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PHL may find it difficult to return to pre-pandemic growth momentum

Economic managers are targeting 6-7% gross domestic product (GDP) growth this year. — PHILIPPINE STAR/EDD GUMBAN

THE PHILIPPINES may find it difficult to return to its pre-pandemic growth momentum despite signs of recovery, according to the central bank chief.

Bangko Sentral ng Pilipinas (BSP) Governor Felipe M. Medalla said the Philippines had a strong recovery last year but still this was lower than what could have been if the pandemic did not happen.

“Our growth prospects are good. The negative side of it; our economy is significantly lower from what could have been if there had been no pandemic. It will take a long time before we are able to recover,” he said in an interview with The Banker. A video of the interview was uploaded on The Banker’s website.

The Philippine Statistics Authority (PSA) is set to release its first-quarter gross domestic product (GDP) data today (May 11).

A BusinessWorld poll of 23 economists conducted last week yielded a median GDP estimate of 6.1% for the first three months of the year.

If realized, this would be slower than the revised 7.1% growth in the previous quarter, and the 8% growth in the first quarter of 2022.

Last year, the economy grew by 7.6%.

“We are able to recover the output levels, but it’s very hard to recover the old growth path. The new growth path will be higher than 2019 but lower than what could have been,” Mr. Medalla said.

The economy contracted to 9.5% in 2020, reflecting the impact of the pandemic. Philippine GDP grew by 6.1% in 2019.

Mr. Medalla also said inflation was a lot harder to address than he initially thought, adding that above-target inflation could last for up to 18-19 straight months.

April marked the 13th straight month that inflation breached the central bank’s 2-4% target range.

Headline inflation rose by an annual 6.6% in April, from 7.6% in March. It was the slowest in eight months or since the 6.3% print in August 2022.

The BSP has been aggressively tightening monetary policy, raising 425 basis points (bps) since May last year to 6.25%. Since then, supply shocks are beginning to wane and inflation is expected to be below 4% by the end of the year.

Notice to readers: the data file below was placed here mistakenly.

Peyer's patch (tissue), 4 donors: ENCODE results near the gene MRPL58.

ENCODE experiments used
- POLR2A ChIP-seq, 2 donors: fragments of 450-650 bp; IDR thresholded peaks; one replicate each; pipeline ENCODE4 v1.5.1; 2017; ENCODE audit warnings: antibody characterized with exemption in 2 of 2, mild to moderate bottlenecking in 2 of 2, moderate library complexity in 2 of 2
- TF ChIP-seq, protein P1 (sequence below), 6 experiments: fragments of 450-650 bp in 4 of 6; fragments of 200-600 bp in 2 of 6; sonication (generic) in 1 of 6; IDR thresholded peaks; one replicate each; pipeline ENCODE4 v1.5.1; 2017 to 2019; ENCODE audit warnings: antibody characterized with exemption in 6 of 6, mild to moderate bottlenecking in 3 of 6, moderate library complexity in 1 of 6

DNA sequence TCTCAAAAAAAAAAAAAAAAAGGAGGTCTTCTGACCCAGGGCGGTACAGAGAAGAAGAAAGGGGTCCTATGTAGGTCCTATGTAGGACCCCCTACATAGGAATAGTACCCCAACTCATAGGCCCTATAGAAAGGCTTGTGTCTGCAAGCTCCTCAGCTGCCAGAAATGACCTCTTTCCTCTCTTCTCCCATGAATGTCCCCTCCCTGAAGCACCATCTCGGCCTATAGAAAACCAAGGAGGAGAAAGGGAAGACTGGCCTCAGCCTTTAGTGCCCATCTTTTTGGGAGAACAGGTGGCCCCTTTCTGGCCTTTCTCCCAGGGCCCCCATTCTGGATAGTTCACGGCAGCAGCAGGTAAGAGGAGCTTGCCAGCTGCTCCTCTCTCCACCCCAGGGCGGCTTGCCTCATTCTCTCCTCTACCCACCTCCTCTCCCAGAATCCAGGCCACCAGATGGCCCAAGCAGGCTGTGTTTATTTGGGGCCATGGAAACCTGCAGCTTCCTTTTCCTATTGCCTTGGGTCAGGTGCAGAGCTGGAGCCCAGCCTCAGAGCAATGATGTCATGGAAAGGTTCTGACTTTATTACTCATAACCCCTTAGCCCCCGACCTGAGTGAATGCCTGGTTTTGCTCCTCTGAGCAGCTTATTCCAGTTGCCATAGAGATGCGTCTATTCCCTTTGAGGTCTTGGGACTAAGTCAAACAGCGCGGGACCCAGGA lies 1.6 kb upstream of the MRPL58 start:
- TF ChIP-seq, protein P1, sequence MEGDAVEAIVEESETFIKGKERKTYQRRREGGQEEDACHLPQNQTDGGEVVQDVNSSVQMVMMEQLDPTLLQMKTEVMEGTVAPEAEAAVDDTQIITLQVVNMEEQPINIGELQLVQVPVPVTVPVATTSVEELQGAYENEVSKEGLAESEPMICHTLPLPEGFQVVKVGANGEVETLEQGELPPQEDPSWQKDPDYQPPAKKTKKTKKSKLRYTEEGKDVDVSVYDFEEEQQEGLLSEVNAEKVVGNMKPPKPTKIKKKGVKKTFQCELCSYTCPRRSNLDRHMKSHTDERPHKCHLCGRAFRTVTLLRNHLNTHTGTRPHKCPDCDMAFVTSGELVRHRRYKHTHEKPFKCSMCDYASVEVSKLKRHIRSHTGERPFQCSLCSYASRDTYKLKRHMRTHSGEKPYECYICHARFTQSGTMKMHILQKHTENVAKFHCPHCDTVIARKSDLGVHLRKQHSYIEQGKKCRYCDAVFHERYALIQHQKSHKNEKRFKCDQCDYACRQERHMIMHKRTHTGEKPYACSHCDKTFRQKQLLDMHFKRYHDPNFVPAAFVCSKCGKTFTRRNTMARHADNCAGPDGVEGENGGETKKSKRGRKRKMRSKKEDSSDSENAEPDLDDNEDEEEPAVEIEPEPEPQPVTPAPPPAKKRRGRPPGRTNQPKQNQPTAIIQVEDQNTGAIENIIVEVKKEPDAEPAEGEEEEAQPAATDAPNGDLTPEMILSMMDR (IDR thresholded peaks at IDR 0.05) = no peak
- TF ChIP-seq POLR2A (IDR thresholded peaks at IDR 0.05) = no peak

“Despite that, the economy remains strong and the increase in policy rate has not caused negative effects in financial stability. In other words, we are able to use our interest rate policy to totally address inflation,” Mr. Medalla said.

The BSP currently sees full-year inflation at 6% for 2023, before easing to 2.9% in 2024.

Meanwhile, Mr. Medalla noted the next policy move of the US Federal Reserve is another factor to consider when the BSP decides to cut rates.

“Despite the fact that our inflation is falling faster than the US, we may be more reluctant to cut [policy rates] because cutting may result in significant peso depreciation,” he said.

Mr. Medalla said the country has “more than adequate” dollar reserves that could help mitigate the volatility in the foreign exchange market.

When US Federal Reserve delivered four 75-bp hikes in a row last year, the peso slumped to a record-low of P59 against the dollar in October 2022. This “forced” the BSP to sell about 8% of the country’s dollar reserves, he said.

BSP data showed the country’s gross international reserves (GIR) fell to $93 billion in September last year. The BSP was able to replenish the dollar reserves this year as it stood at $101.51 billion as of end-April.

“Right now, unless there are large changes in US interest rates, I think we’re all right. Listening to what the Fed is saying, they will no longer have large changes in the policy rate and in fact they may pause after the last increase of 25 (bps),” Mr. Medalla said.

The US Federal Reserve delivered a 25-bp rate hike at its policy meeting last week. It has now raised borrowing costs by 500 bps since March last year, bringing the Fed fund rate to 5-5.25%. — Keisha B. Ta-asan

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